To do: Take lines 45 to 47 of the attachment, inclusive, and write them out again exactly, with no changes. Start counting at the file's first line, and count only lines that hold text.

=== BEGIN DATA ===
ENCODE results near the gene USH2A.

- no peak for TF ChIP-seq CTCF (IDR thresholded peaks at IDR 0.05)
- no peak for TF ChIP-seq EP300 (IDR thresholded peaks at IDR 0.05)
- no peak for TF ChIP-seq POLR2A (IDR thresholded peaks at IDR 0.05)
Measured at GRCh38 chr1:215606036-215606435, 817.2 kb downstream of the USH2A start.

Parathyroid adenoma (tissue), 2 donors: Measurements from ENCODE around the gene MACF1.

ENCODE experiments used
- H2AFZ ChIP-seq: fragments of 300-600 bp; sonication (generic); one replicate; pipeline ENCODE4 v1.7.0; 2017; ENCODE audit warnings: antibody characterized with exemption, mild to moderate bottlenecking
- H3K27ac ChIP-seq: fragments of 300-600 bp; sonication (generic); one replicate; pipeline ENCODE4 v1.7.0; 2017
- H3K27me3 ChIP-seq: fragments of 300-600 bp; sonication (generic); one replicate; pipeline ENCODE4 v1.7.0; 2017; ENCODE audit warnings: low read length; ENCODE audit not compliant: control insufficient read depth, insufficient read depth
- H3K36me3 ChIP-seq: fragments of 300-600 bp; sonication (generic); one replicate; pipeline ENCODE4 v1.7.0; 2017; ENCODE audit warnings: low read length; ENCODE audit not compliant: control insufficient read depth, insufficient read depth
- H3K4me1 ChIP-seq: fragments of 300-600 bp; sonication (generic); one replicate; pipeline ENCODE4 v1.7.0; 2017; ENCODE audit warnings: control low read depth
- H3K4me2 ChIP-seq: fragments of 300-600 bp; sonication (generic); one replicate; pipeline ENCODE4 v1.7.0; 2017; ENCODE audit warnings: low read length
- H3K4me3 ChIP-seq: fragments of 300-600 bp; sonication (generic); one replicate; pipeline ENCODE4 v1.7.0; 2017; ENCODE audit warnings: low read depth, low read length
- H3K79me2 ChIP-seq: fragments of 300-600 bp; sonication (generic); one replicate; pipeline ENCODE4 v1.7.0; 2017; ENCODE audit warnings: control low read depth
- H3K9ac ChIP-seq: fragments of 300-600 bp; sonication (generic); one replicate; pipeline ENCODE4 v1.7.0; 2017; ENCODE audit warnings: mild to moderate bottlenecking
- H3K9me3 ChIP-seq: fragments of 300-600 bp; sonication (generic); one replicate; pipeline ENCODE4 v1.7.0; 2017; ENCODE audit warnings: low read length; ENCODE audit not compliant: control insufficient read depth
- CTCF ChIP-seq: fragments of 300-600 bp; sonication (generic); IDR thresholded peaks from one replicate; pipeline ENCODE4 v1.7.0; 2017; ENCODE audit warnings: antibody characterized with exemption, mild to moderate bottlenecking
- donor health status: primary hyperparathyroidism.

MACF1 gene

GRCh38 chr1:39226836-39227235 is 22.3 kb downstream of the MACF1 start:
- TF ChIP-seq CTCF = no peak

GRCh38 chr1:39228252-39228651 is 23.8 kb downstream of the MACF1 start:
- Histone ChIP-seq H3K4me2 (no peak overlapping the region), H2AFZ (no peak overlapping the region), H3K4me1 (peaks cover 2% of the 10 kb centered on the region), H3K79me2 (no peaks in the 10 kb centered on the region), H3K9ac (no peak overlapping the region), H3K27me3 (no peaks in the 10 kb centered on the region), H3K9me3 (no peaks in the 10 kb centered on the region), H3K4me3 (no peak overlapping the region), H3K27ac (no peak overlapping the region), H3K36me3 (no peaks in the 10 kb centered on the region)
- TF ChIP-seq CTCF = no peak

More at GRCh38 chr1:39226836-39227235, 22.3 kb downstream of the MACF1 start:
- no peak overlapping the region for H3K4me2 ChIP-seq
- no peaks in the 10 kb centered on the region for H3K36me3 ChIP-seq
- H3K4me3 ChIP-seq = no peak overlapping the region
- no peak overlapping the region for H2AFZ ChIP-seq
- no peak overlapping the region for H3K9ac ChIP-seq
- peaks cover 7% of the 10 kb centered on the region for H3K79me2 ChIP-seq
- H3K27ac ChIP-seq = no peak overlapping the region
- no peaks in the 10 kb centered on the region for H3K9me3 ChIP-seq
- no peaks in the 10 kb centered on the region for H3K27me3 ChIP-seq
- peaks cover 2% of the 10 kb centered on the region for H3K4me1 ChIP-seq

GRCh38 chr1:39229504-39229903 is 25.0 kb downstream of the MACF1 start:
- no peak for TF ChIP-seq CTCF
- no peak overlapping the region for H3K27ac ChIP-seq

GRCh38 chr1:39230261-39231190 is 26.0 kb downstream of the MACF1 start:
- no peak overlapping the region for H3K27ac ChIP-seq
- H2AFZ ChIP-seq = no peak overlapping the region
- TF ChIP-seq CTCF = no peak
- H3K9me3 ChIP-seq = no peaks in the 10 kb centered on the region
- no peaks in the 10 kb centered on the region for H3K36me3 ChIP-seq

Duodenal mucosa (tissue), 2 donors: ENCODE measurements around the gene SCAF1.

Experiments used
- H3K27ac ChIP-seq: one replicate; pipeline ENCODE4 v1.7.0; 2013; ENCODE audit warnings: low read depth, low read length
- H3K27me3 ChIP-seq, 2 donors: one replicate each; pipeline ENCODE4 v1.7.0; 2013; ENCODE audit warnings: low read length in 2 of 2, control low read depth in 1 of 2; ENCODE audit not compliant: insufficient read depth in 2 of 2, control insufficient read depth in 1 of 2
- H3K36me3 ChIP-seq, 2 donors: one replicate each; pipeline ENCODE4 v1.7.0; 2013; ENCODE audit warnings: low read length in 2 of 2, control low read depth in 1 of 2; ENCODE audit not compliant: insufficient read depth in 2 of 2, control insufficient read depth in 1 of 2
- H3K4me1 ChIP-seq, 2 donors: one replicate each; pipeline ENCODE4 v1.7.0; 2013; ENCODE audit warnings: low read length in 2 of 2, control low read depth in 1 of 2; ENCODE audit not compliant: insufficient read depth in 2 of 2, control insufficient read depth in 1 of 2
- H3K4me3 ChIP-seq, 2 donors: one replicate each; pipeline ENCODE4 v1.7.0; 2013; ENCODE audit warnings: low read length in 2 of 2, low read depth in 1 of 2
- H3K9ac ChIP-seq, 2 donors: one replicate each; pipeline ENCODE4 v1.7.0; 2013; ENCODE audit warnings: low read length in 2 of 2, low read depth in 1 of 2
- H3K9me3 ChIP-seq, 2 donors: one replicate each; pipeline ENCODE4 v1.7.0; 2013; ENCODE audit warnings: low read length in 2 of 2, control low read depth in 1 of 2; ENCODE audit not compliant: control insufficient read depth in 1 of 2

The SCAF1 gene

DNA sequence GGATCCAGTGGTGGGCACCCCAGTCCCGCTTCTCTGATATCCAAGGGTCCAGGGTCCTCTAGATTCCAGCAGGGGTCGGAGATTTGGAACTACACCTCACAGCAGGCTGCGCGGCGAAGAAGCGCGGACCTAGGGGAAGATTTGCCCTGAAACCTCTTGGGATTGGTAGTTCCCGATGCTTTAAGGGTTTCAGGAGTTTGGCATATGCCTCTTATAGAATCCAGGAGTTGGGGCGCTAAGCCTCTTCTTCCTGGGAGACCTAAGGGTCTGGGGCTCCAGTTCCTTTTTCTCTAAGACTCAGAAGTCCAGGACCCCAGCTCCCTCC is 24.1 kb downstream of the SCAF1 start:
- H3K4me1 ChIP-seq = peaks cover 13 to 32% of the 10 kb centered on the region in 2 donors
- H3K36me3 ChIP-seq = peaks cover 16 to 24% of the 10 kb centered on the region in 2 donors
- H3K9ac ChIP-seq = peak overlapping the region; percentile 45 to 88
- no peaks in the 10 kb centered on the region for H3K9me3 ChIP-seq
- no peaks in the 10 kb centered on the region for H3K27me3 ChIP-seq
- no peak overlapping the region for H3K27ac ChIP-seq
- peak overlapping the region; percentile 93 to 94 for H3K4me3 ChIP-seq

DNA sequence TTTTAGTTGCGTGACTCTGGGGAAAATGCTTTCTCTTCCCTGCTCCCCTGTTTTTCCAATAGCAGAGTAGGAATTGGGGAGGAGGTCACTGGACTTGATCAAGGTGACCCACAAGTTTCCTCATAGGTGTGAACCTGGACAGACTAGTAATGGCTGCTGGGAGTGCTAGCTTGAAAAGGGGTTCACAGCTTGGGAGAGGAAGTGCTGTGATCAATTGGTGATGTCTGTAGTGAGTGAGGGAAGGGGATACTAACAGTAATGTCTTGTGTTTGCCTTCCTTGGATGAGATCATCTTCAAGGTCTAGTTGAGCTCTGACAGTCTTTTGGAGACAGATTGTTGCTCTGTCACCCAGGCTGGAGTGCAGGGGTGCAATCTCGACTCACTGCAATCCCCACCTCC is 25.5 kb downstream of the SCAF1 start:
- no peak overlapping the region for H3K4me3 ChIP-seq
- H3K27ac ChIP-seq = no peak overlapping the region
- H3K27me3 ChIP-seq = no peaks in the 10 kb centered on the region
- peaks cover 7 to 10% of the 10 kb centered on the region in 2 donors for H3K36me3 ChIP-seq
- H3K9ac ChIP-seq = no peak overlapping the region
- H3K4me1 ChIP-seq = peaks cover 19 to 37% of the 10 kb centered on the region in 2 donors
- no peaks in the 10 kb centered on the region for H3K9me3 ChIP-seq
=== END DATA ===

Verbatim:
- no peaks in the 10 kb centered on the region for H3K36me3 ChIP-seq

Duodenal mucosa (tissue), 2 donors: ENCODE measurements around the gene SCAF1.

Experiments used